Passive video advertising is the easiest way to get prospects to pay attention. With careful planning and practice, you could see your bottom line soar. Just be sure to keep these pros and cons in mind when evaluating how much to spend on TV ad costs. 

Pros of TV Commercials

Engages Multiple Senses

Unlike print advertising, TV commercials engage visual and auditory senses. If you can grab a viewer’s attention, you’ll have a higher chance of keeping them watching and listening. Persuade them to try your product by delighting them via sight and sound.

Large Audience Reach

How many TVs do you have in your home? You likely have at least 1. If you have a family, you might have 3 or more. Now think about how many people with TVs have a job and an income. Once you understand your customer demographic, you can target and reach audiences with the means to spend. 

Cons of TV Commercials

Difficult to Make Changes

Because of the production elements involved in developing a TV ad, it can be difficult to edit things once post-production has been complete. After all, think about all of the players who came together to help you create the finished product – scriptwriters, actors, graphic designers and video editors, to name a few.

Can Be Costly

Along the same lines, if you do need to make changes, it will likely be costly. That’s not to mention the initial costs involved to produce, air and re-air your TV commercial. 

Alternatives to TV Commercials

Is the cost of television ads out of the question? Here are a few alternatives that may be better for your budget.

Streaming Service Commercials (OTT/CTV Advertising)

Consider advertising with streaming TV providers like Hulu and Sling, referred to as over-the-top (OTT) services. In fact, Hulu now has a self-service advertising platform in beta for small business owners.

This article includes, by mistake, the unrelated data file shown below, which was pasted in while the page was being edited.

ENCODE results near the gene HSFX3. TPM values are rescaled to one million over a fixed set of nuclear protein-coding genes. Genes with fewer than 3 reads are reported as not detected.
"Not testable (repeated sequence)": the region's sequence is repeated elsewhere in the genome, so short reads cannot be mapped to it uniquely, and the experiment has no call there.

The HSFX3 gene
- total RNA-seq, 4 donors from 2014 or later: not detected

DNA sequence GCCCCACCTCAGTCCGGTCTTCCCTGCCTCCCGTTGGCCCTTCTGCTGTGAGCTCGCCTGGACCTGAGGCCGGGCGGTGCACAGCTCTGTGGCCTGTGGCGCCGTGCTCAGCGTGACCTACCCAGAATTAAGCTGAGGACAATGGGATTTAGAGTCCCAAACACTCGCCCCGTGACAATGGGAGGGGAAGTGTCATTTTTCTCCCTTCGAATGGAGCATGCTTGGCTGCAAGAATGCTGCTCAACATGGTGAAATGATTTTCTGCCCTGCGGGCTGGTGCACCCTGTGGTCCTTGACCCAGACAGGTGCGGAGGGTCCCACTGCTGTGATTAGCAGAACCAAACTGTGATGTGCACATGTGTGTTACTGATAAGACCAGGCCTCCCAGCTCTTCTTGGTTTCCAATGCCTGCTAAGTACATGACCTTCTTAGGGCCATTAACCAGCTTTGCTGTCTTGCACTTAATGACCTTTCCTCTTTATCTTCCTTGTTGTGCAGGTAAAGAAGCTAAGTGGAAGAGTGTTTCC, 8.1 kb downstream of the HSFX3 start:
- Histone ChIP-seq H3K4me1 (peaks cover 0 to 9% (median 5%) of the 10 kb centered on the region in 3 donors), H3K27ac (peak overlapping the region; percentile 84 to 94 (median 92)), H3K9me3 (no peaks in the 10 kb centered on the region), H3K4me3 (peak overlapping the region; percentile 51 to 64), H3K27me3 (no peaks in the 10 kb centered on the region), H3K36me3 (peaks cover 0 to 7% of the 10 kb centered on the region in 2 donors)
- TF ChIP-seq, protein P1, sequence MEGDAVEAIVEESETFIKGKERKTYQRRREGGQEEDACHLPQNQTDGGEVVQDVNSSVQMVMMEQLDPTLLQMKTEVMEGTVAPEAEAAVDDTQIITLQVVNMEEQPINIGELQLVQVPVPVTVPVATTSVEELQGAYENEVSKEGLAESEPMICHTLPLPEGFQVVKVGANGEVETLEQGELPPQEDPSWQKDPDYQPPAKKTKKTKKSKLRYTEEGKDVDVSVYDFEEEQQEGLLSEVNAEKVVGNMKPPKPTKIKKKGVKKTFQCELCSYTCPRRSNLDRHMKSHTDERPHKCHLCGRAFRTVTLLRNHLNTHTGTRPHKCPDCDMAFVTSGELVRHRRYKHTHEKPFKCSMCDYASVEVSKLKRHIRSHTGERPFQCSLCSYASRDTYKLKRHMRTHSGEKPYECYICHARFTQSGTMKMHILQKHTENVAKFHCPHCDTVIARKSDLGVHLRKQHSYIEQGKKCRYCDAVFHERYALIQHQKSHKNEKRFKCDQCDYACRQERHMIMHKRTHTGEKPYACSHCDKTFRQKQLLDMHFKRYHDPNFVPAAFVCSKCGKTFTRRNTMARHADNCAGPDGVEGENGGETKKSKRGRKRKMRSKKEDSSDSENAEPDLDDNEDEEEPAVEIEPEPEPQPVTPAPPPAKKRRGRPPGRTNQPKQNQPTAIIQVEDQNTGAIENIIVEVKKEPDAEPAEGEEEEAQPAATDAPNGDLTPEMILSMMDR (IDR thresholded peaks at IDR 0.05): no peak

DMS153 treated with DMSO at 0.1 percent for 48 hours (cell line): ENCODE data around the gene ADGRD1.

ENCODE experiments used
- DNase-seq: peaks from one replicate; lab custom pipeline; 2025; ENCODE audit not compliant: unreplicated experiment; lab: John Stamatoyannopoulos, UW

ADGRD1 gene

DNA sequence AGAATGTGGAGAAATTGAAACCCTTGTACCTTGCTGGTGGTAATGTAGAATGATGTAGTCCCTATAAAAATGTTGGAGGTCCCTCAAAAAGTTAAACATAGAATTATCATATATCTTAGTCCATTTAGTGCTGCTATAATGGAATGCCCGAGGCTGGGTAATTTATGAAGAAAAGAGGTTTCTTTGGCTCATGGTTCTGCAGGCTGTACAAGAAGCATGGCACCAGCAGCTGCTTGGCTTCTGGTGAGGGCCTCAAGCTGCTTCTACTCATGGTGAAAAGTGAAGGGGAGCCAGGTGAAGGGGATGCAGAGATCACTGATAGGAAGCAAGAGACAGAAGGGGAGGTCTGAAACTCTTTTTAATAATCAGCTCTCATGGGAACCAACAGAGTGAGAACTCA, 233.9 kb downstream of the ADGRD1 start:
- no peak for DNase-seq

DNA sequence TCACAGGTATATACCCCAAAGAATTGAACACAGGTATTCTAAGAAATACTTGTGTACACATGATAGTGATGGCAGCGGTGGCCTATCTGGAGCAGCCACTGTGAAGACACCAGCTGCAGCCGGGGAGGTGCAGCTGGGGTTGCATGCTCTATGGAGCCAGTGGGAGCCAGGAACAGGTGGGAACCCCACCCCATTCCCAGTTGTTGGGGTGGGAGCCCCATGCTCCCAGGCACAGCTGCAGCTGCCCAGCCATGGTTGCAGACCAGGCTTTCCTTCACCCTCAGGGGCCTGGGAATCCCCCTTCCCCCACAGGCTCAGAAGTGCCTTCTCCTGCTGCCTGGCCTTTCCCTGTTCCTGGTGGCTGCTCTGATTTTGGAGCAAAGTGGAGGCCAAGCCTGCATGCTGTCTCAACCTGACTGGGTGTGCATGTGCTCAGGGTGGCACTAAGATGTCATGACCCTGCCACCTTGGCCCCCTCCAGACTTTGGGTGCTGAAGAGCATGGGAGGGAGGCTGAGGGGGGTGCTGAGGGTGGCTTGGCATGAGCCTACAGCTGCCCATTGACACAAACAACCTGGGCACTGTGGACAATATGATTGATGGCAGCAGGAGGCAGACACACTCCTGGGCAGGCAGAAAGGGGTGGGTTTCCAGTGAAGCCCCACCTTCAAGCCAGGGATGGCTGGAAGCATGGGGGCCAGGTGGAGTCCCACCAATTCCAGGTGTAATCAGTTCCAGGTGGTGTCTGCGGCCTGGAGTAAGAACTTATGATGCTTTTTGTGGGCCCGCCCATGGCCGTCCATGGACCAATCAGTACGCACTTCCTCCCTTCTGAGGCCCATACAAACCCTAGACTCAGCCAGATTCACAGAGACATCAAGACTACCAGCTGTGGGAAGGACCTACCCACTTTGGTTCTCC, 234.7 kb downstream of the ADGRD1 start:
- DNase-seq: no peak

In addition to OTT, streaming service advertising also includes CTV (Connected TV), referring to devices used to watch online content (e.g., smart TVs, video game consoles). 

OTT and CTV allow for easier audience targeting, and local OTT advertising is expected to continue to grow in the coming year.

As with television advertising, more popular networks like Hulu and Sling will be costlier. But you could find lower-priced advertising on other streaming services that don’t have as much name recognition, such as Crackle, PlutoTV, IMDb and FuboTV.

Social Media Advertising 

The 6-second “bumper” ad before and after YouTube videos is a great way to warm-up to doing longer spots on cable or national television. 

Instagram’s IGTV platform is another option to promote your brand. 

Facebook advertising and Google Ads are other viable marketing outlets used by many small business owners. 

Online Versions of Print Publications

Another place to promote commercials or ads is on major magazine websites. Check out their media kits to find video prices. Inc.com, for example, charges $240 net CPM for targeted channel video ads.

Radio Advertising

Also consider advertising on traditional and streaming radio platforms. In addition to AM or FM radio, you can look to popular digital music providers, such as Spotify, Pandora and iHeartRadio.

Erin has more than 15 years’ experience writing, proofreading and editing web content, technical documentation, instructional materials, marketing copy, editorials, social copy and creative content. In her role at Fast Capital 360, Erin covers topics of interest to small business owners, including sales, marketing, business management and financing.